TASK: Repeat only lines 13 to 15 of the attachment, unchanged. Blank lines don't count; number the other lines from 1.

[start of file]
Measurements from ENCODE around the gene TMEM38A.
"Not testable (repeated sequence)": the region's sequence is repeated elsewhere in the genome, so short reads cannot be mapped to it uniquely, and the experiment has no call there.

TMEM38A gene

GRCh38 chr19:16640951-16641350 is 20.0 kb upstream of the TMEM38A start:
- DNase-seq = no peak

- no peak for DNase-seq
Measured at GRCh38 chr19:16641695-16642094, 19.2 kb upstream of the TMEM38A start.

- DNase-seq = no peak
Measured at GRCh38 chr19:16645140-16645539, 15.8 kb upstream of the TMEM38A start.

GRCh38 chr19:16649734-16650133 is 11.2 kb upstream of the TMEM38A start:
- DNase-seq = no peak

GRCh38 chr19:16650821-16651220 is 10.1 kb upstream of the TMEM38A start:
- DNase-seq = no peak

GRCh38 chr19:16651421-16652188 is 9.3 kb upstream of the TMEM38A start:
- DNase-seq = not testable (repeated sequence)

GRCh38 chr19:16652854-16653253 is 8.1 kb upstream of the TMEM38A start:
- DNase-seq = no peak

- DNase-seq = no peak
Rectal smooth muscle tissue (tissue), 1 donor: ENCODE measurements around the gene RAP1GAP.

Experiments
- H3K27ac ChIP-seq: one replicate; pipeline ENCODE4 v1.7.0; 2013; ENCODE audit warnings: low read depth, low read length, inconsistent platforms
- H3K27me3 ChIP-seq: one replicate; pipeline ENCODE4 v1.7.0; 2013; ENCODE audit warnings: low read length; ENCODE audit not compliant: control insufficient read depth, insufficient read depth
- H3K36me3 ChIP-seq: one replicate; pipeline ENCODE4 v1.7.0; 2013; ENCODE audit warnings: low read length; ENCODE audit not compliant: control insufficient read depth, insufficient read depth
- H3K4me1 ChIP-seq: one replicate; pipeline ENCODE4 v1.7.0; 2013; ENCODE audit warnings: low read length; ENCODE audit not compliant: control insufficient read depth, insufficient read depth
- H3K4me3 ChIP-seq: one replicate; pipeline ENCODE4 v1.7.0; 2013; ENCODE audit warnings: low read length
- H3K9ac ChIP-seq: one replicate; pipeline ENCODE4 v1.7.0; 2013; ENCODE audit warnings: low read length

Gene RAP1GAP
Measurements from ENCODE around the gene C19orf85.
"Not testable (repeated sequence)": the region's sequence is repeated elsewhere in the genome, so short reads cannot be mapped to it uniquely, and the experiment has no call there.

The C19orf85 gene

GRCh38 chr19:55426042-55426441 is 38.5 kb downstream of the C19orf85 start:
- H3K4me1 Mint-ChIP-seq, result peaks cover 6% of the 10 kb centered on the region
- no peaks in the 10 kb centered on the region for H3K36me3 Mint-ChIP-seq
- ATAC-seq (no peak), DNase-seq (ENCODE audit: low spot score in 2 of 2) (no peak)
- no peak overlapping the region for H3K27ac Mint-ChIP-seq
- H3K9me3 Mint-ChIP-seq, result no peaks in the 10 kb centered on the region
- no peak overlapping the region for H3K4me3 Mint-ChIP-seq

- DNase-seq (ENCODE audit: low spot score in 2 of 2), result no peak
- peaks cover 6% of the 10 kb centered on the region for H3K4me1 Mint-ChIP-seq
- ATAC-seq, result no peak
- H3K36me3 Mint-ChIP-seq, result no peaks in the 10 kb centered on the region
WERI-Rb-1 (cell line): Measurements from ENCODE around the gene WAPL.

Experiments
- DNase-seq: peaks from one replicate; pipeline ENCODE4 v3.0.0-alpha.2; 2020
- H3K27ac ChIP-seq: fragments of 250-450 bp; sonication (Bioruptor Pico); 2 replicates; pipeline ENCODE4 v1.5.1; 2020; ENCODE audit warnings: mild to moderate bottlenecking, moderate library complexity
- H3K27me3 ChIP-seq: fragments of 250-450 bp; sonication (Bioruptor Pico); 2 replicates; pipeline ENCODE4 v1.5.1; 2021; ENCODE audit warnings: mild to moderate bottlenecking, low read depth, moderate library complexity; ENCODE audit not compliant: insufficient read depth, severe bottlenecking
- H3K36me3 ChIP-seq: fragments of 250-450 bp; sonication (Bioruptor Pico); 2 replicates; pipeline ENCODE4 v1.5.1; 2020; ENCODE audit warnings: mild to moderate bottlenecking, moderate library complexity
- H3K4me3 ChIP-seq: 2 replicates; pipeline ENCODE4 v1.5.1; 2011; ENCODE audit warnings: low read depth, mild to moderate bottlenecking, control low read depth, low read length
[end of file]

- DNase-seq = no peak

GRCh38 chr19:16651421-16652188 is 9.3 kb upstream of the TMEM38A start:
- DNase-seq = not testable (repeated sequence)